Written by Katelyn Connolly
Migritude is a text obsessed with movement. The content of Shailja Patel’s striking work of poetic theatre, first staged in 2006 and published in book form in 2010, is a meditation on the history, politics, and emotion of migration. Her story moves across Africa, Europe. and North America. Its form is an exercise in the fluidity of style, genre and narrative voice. In performance, it calls upon dance and choreography to drive home spoken word. And the text itself came to me and passed from my hands in a remarkably diffusive manner. My friend read Migritude for a class called “Reading Resistance” at a college in Portland; she mailed it to me because she knew of my interest in memoir and witness; I passed it along to my old roommate here in Austin because her family are Gujarati emigrants, like Patel’s own. Each of us reads for a different reason, and the text continues to move physically across land and through new lenses of meaning.
But Migritude isn’t only about movement. It is also about power. Power as wielded by colonizers to enact violence on the bodies and minds of the colonized, and the power of art to resist. Patel grew up in Nairobi, Kenya, in a community of Asian Africans that often lived as outsiders during periods of intense nationalism in Kenya and Uganda. She delves deep into the history of this political impulse, exposing how British and American military interventions armed the soldiers and installed the dictators that created these regimes. Traveling just a few years farther into the past, Patel uncovers a glossed-over history of Kenyan independence that she only learned recently. A section early in the play juxtaposes “the history we read in school” with “the history we didn’t read…the oral testimonies of women survivors” of British concentration camps and abusive imperial soldiers. At its core, Migritude is anti-colonialist and anti-white supremacist, replacing the history that has been canonized by Western institutions with the voices of black and brown people and the stories of communities displaced by imperialism. Just as Aimé Césaire’s concept of négritude seeks to affirm black history and culture in a context of colonization by white people, Patel’s migritude looks towards a world where the consciousnesses and experiences of migrants are legitimized.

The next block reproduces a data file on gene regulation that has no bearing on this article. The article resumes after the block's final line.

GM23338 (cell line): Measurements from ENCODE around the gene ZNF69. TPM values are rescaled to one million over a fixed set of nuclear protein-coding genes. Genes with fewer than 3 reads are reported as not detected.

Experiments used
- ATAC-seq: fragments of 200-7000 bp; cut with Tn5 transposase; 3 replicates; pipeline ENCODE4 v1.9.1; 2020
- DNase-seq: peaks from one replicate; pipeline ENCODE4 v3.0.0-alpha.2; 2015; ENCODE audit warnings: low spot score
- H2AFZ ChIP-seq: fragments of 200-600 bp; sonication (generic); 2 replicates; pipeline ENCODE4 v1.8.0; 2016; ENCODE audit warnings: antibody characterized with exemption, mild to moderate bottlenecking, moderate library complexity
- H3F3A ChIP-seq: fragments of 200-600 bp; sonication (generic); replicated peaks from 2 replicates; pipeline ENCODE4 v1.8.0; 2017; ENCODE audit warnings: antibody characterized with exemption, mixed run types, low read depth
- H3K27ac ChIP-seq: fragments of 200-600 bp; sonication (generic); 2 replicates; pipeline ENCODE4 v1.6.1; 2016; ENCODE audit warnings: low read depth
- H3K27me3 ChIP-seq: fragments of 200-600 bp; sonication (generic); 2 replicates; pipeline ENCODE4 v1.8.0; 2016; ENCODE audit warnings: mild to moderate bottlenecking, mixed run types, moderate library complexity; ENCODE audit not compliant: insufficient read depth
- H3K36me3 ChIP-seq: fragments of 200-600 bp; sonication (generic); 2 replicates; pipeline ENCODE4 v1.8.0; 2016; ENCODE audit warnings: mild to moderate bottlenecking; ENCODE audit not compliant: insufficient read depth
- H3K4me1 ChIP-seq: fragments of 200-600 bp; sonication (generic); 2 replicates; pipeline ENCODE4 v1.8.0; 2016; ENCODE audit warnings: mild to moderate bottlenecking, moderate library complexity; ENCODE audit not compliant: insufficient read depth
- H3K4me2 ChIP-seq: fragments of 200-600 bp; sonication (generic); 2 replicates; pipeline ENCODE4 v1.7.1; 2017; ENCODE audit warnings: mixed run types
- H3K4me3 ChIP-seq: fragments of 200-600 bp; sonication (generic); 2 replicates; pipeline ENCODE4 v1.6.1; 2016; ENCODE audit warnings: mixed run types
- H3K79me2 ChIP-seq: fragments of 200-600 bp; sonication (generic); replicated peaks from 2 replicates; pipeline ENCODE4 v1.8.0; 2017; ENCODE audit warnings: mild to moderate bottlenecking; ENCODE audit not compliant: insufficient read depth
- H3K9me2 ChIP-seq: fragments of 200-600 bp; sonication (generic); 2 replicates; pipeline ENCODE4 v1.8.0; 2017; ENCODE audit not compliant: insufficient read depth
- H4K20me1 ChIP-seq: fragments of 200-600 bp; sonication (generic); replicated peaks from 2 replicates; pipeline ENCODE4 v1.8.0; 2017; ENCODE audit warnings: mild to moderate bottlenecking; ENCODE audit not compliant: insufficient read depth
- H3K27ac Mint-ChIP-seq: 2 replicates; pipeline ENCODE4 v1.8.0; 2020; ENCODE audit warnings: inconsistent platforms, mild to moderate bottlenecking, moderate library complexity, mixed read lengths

The text’s refusal to be categorized by genre is itself an act of resistance. Traditional autobiography, established poetic styles and accessible, marketable drama all carry the baggage of Western epistemic dominance. Yet the very language used to describe Migritude demonstrates the combative nature of this text, which exists outside the boundaries of what is historically deemed acceptable for entry into the canon. Migritude does not transcend genre, it defies genre; it is not just personal, it is political. There is agency apparent in every choice Patel makes. Though she may have been acted upon by colonial forces during parts of the story she tells, she is never passive in her role as storyteller.
Migritude also impacts the reader/listener/viewer when it assumes the role of family memoir. The concept for the entire project was inspired by Patel’s “suitcase full of saris,” gifted to her by her mother as a sort of dowry before she ever even married. The saris reference Patel’s other country of heritage: India, the land of her ancestors, was another landmass colonized relentlessly by the British. Patel recognizes a trauma playing out over many generations of her family history. The saris also represent her parents’ sacrifices to guarantee a good education for her and her two sisters—the sacrifices that allowed Patel to become an artist, though her parents’ hands were weathered with labor. The poem “Shilling Love” describes all the ways her parents proved their love to their children, though “they never say / they love us.” And in a series of vignettes written in her mother’s voice, Patel seems to be thanking her even while she displays the conflicts they endured throughout her childhood and adolescence. Some of the most powerful pieces in the book feature her parents, because that is where love mingles most fully with political rage.
Patel notes in interviews that poetry is not change, but perhaps could inspire it. The poetry of Migritude is important reading for anyone interested in the movement of language towards action.